Most costly pint of beer within the UK unveiled – however it’s not what it appears

The most expensive pint in the UK has been revealed – but not everything is quite as it seems.

A tiny little ‘hole in the wall’ boozer in Pimlico, London, has come under fire for charging £19 for a third of a pint. According to the Sun, the beer in question is named Cantillon Iris and if you were to drink an entire pint of it wold come close to £60 if you buy it from The Cask Pub and Kitchen. But beer experts have been quick to clarify the price tag to the Daily Star, noting that this “no ordinary beer”.

While the idea of paying almost £60 for a pint of nectar might seem ridiculous to most, the experts have pointed out that other types of booze like whiskey and wine have top-end offerings that can reach into the thousands.

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Speaking to the Star, the chief executive of consumer group the Campaign for Real Ale (CAMRA), Tom Stainer, said: “We’re not talking about your average beer! Iris is a very rare beer, brewed once a year by the Cantillon Brewery in Belgium.

Iris is 'no ordinary beer'
Iris is ‘no ordinary beer’, an expert said

“Before it is bottled it is matured for two years in the barrel. It’s also a 15% abv beer which comes in individually numbered bottles. It’s almost impossible to get hold of, with most retailers selling out as soon as they get it and often limiting customers to one bottle each.

“Wine and whisky aficionados wouldn’t think twice about paying much more per ml for a wine, or whisky, with that sort of rarity or provenance – so it’s always amusing when people get so excited about the price of a beer of this quality and rarity.”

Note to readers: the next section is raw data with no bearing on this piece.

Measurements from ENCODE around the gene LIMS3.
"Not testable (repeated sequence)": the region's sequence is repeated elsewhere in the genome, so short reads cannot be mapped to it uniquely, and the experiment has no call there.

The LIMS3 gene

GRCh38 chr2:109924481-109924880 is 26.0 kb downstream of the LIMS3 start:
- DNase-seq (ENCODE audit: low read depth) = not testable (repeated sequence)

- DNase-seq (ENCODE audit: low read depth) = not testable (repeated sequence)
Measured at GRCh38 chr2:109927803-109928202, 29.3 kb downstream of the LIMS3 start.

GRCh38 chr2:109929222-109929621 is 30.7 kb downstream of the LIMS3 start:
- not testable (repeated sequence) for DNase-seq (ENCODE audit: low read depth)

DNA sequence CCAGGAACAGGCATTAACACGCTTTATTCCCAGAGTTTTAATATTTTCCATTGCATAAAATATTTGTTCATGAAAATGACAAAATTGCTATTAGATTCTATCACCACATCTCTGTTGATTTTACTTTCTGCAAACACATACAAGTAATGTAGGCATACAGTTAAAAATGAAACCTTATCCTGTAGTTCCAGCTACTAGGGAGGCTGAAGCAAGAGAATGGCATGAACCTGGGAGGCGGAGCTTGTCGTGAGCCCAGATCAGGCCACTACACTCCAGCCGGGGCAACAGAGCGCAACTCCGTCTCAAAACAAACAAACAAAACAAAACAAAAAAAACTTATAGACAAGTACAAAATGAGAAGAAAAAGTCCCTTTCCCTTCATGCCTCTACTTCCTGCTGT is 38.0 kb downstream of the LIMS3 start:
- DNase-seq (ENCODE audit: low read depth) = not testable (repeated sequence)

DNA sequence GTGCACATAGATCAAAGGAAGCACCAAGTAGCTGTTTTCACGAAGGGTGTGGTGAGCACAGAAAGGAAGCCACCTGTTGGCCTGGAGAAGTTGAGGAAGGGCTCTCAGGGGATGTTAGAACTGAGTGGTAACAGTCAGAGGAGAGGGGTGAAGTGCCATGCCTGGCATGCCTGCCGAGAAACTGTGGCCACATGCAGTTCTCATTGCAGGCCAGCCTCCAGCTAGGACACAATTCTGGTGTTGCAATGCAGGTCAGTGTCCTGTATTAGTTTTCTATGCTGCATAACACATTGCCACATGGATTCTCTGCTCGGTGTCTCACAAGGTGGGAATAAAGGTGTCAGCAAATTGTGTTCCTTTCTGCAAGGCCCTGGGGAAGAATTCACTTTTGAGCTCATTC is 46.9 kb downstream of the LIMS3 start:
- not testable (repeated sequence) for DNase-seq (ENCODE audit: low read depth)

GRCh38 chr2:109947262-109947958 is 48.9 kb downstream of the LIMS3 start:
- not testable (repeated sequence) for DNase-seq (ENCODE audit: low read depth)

THings aren't quite as bad as they might seem (stock)
Things aren’t quite as bad as they might seem (stock)

His words were echoed by Pubs Advisory Service chief Chris Wright, who went one step further to note that while this costly bottle wasn’t something to get angry about, he is concerned about the price of beer in general.

He explained: “Specialist one-off beers have always attracted premium prices and the occasional headline, the price of regular beer is however worrying and something governments have failed to investigate despite clear evidence the consumer is being short-changed.

Beer prices are on the rise
Beer prices are on the rise

“The last wholesale market review was way back in 1989, you have to wonder just how bad it has to get before the Business Minister calls up the Competition and Markets Agency head and get the long overdue inquiry underway. The playing field for beer and pubs is far from level and has been dysfunctional for far too long.”

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